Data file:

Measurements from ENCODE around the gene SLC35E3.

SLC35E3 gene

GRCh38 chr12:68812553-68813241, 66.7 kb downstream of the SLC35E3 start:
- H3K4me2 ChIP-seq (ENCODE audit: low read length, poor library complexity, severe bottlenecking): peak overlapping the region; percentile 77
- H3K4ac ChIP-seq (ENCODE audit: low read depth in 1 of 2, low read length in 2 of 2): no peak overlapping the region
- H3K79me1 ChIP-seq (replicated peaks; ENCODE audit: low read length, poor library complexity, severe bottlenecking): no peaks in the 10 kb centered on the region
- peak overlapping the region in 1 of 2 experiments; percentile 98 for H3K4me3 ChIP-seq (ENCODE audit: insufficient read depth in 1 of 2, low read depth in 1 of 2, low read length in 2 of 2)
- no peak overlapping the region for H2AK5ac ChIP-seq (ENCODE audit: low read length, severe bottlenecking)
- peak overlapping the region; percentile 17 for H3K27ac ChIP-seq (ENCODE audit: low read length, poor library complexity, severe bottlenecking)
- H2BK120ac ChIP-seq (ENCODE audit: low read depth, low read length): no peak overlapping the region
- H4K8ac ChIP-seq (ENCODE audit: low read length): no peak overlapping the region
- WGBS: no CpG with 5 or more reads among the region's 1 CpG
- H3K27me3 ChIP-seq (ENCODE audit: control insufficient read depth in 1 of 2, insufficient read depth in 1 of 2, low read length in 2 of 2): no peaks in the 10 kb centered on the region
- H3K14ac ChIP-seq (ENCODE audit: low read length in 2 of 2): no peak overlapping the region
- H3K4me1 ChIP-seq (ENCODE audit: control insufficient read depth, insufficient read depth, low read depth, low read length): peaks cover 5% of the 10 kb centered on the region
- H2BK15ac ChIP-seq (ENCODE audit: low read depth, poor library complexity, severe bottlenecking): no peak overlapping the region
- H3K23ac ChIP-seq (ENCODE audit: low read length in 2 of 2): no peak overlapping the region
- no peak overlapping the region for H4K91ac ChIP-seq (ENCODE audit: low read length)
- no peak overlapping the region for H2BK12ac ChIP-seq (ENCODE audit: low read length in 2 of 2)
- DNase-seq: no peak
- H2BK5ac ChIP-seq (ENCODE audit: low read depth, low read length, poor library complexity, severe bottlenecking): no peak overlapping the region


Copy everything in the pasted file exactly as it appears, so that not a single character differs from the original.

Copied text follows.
Measurements from ENCODE around the gene SLC35E3.

SLC35E3 gene

GRCh38 chr12:68812553-68813241, 66.7 kb downstream of the SLC35E3 start:
- H3K4me2 ChIP-seq (ENCODE audit: low read length, poor library complexity, severe bottlenecking): peak overlapping the region; percentile 77
- H3K4ac ChIP-seq (ENCODE audit: low read depth in 1 of 2, low read length in 2 of 2): no peak overlapping the region
- H3K79me1 ChIP-seq (replicated peaks; ENCODE audit: low read length, poor library complexity, severe bottlenecking): no peaks in the 10 kb centered on the region
- peak overlapping the region in 1 of 2 experiments; percentile 98 for H3K4me3 ChIP-seq (ENCODE audit: insufficient read depth in 1 of 2, low read depth in 1 of 2, low read length in 2 of 2)
- no peak overlapping the region for H2AK5ac ChIP-seq (ENCODE audit: low read length, severe bottlenecking)
- peak overlapping the region; percentile 17 for H3K27ac ChIP-seq (ENCODE audit: low read length, poor library complexity, severe bottlenecking)
- H2BK120ac ChIP-seq (ENCODE audit: low read depth, low read length): no peak overlapping the region
- H4K8ac ChIP-seq (ENCODE audit: low read length): no peak overlapping the region
- WGBS: no CpG with 5 or more reads among the region's 1 CpG
- H3K27me3 ChIP-seq (ENCODE audit: control insufficient read depth in 1 of 2, insufficient read depth in 1 of 2, low read length in 2 of 2): no peaks in the 10 kb centered on the region
- H3K14ac ChIP-seq (ENCODE audit: low read length in 2 of 2): no peak overlapping the region
- H3K4me1 ChIP-seq (ENCODE audit: control insufficient read depth, insufficient read depth, low read depth, low read length): peaks cover 5% of the 10 kb centered on the region
- H2BK15ac ChIP-seq (ENCODE audit: low read depth, poor library complexity, severe bottlenecking): no peak overlapping the region
- H3K23ac ChIP-seq (ENCODE audit: low read length in 2 of 2): no peak overlapping the region
- no peak overlapping the region for H4K91ac ChIP-seq (ENCODE audit: low read length)
- no peak overlapping the region for H2BK12ac ChIP-seq (ENCODE audit: low read length in 2 of 2)
- DNase-seq: no peak
- H2BK5ac ChIP-seq (ENCODE audit: low read depth, low read length, poor library complexity, severe bottlenecking): no peak overlapping the region